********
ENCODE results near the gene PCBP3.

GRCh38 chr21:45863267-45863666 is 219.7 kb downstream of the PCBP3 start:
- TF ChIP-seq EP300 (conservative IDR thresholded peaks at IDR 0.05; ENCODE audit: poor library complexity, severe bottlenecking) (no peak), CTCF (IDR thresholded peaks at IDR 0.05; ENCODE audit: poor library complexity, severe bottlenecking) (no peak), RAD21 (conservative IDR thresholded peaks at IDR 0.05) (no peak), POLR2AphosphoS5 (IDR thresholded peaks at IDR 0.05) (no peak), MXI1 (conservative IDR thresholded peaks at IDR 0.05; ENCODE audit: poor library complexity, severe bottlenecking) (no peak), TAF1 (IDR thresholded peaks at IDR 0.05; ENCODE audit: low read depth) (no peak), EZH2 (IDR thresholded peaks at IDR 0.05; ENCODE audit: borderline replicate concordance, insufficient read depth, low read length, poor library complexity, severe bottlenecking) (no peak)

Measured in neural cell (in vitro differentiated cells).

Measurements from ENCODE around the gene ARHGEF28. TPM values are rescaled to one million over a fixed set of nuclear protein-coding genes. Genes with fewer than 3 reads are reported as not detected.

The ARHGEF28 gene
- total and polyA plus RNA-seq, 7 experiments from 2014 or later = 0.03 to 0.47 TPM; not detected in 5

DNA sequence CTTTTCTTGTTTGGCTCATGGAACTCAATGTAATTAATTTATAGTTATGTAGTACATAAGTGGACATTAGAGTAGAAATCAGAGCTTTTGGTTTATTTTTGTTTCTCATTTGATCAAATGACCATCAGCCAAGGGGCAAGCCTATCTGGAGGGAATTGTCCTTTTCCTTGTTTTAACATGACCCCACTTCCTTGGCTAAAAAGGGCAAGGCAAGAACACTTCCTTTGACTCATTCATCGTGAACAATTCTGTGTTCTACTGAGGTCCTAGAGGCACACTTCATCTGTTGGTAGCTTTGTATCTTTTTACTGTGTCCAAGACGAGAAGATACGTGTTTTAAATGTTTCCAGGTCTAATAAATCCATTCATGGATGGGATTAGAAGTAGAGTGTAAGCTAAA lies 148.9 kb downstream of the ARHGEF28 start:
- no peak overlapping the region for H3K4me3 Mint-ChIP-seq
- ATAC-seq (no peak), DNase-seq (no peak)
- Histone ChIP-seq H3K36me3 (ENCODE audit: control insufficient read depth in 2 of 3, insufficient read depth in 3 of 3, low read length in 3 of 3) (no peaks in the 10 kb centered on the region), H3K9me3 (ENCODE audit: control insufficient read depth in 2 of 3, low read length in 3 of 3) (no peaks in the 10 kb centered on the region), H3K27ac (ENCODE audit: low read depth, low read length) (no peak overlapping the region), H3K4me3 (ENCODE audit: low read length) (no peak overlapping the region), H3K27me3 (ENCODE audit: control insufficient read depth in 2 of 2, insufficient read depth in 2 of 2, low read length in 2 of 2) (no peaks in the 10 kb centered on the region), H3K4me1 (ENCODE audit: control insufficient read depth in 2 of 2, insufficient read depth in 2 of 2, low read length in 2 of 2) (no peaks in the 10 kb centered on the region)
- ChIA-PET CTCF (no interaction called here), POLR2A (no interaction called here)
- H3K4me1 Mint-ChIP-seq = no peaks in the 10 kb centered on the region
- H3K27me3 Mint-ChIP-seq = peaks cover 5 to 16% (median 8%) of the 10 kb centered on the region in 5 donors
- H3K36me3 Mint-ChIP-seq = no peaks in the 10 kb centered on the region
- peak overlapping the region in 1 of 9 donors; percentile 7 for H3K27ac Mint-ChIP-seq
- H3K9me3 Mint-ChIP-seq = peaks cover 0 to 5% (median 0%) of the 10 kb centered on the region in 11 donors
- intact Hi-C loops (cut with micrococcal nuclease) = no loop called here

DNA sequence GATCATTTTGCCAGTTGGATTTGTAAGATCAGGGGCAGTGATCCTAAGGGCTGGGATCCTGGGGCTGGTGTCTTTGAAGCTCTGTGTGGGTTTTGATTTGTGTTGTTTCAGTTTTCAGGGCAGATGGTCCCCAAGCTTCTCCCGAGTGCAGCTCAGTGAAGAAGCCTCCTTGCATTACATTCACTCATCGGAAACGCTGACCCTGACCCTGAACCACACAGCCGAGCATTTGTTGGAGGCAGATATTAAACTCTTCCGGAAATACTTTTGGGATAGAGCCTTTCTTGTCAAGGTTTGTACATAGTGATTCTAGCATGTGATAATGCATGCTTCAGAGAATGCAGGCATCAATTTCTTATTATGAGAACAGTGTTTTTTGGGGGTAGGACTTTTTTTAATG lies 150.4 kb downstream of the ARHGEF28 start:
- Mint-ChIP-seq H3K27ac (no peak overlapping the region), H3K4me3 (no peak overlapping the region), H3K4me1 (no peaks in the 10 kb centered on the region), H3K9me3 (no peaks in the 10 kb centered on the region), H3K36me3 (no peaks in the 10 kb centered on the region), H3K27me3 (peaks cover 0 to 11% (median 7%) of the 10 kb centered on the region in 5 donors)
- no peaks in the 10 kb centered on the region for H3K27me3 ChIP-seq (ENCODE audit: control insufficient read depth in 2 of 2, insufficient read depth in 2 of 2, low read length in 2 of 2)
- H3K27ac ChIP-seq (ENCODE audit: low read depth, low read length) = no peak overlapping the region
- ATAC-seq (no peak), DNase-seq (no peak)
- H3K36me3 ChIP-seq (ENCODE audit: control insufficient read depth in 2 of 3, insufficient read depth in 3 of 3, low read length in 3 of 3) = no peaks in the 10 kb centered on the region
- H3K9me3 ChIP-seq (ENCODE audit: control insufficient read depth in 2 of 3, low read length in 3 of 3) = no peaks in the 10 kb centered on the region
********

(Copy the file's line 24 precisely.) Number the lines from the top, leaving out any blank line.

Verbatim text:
- H3K36me3 ChIP-seq (ENCODE audit: control insufficient read depth in 2 of 3, insufficient read depth in 3 of 3, low read length in 3 of 3) = no peaks in the 10 kb centered on the region